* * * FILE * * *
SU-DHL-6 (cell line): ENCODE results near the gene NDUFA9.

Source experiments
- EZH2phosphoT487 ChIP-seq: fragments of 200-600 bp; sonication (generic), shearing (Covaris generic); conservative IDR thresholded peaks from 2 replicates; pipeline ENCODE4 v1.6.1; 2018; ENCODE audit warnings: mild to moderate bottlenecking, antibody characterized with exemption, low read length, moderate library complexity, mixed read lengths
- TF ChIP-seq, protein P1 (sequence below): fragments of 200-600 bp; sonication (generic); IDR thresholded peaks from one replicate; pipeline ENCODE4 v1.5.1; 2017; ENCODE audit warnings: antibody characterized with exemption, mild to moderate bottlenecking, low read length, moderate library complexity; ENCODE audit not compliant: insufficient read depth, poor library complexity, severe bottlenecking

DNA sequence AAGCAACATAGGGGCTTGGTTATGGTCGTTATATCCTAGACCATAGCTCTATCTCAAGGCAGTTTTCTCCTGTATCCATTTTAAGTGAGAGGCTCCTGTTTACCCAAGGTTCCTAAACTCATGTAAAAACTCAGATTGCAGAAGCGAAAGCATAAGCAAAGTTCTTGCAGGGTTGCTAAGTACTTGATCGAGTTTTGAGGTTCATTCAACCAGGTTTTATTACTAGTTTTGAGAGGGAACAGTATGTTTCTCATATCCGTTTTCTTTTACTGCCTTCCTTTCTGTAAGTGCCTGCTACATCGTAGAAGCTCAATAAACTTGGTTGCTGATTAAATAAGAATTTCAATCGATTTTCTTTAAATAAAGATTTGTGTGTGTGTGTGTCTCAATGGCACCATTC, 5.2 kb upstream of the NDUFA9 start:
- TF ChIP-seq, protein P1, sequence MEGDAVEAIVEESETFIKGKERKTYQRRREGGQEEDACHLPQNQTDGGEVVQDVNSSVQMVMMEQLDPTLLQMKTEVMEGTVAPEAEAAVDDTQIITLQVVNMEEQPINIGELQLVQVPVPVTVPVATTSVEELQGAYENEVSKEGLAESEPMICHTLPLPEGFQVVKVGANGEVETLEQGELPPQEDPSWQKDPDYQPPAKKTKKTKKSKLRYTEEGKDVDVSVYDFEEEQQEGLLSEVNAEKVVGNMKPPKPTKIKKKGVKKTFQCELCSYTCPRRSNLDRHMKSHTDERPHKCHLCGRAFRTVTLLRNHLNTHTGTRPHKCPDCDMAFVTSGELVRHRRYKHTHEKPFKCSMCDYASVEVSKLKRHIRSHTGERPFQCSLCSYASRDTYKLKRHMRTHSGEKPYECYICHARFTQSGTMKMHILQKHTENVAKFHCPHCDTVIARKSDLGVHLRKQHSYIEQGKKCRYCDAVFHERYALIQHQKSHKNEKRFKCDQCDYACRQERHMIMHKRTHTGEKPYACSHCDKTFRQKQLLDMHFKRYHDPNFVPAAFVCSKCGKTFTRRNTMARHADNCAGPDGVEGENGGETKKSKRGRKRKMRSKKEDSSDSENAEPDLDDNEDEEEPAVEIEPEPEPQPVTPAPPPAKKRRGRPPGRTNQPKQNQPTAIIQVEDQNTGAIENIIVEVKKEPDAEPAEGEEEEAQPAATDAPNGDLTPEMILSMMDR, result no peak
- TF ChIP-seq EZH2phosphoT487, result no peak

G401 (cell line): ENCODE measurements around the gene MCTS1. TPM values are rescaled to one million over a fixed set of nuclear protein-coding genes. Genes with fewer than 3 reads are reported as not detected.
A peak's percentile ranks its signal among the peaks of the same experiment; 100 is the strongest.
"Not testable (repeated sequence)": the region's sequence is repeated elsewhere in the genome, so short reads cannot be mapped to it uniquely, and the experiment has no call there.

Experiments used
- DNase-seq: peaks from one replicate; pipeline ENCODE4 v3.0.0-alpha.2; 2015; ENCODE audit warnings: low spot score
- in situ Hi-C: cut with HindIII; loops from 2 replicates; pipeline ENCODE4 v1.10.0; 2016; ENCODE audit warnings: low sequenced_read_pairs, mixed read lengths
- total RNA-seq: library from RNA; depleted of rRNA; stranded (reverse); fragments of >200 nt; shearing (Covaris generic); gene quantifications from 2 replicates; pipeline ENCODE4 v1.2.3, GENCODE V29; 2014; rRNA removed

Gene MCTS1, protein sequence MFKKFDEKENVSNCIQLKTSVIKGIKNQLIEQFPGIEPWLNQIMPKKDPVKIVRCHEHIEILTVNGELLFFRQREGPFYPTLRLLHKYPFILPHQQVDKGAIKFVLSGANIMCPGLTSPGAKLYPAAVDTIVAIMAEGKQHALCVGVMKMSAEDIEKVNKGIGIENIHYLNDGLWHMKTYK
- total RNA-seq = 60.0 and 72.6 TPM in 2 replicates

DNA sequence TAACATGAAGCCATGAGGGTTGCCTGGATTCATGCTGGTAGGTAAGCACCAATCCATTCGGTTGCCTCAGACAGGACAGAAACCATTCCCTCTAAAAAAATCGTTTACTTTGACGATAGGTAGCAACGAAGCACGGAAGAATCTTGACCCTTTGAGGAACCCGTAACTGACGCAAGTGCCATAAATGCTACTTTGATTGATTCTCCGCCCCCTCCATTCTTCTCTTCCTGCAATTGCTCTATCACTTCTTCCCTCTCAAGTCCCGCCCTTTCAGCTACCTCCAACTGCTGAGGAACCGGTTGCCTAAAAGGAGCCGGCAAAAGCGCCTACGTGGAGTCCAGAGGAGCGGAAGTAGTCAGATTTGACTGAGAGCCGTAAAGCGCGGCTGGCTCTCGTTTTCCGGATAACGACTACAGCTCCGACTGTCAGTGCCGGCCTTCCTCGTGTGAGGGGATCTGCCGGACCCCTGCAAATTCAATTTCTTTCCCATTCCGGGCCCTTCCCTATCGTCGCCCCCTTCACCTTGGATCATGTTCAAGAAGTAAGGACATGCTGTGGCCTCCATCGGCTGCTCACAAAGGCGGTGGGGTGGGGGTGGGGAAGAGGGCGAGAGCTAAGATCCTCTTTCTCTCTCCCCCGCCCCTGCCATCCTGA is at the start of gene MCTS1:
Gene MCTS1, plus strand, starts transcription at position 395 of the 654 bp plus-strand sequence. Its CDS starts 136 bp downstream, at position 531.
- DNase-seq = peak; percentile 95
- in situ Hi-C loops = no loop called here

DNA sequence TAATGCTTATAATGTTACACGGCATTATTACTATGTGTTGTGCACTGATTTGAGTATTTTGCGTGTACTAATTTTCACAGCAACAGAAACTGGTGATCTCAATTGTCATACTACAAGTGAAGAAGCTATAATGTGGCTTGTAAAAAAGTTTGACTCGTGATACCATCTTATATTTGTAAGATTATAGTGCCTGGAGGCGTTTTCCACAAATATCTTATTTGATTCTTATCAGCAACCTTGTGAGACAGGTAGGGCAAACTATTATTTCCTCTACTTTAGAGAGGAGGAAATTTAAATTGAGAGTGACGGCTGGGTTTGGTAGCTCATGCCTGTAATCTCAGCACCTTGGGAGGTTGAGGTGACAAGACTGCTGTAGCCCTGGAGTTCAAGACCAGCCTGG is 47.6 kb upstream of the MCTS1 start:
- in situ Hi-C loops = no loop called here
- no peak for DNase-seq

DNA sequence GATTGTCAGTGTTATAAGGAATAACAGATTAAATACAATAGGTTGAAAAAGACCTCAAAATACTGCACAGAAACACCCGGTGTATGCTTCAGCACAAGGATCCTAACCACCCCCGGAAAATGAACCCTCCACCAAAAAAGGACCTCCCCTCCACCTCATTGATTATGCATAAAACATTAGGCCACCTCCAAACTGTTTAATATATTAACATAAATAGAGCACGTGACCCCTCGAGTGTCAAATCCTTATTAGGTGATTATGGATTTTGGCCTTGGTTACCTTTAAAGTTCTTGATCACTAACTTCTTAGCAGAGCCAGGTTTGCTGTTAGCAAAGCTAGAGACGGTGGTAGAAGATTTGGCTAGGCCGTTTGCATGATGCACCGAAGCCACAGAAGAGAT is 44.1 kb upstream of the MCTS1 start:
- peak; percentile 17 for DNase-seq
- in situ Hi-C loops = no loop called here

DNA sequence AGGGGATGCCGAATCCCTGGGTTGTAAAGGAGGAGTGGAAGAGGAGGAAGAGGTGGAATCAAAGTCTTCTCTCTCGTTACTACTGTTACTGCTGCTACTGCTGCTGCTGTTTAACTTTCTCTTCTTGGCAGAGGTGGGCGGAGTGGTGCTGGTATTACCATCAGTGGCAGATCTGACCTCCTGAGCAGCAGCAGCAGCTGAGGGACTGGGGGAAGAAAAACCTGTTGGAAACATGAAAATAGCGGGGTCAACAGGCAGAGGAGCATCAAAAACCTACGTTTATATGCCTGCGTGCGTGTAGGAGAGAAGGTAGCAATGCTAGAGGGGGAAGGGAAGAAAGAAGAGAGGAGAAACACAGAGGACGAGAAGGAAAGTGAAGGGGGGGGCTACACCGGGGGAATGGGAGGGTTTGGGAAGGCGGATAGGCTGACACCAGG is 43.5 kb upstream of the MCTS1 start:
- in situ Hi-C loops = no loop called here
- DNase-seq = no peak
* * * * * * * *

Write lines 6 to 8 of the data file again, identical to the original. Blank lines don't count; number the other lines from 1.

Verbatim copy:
- TF ChIP-seq, protein P1, sequence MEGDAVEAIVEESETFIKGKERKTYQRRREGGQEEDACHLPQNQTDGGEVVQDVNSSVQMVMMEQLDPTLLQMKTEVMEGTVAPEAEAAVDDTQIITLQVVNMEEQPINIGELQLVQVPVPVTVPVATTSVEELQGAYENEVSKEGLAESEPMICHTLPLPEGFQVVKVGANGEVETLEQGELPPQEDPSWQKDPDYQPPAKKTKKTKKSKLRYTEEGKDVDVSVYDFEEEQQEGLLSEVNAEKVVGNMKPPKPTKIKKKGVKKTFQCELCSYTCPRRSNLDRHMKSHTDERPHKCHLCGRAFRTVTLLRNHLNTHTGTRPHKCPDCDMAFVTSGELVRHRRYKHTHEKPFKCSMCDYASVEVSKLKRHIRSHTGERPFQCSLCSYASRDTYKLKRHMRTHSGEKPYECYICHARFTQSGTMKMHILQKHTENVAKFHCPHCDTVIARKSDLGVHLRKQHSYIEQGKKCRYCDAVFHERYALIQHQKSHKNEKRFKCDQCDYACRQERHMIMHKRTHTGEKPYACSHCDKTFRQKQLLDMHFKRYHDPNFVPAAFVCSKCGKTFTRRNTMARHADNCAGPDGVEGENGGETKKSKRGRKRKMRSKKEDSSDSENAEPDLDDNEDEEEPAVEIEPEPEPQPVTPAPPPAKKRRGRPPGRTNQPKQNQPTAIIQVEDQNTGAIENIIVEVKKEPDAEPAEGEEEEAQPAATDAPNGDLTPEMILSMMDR, result no peak
- TF ChIP-seq EZH2phosphoT487, result no peak

G401 (cell line): ENCODE measurements around the gene MCTS1. TPM values are rescaled to one million over a fixed set of nuclear protein-coding genes. Genes with fewer than 3 reads are reported as not detected.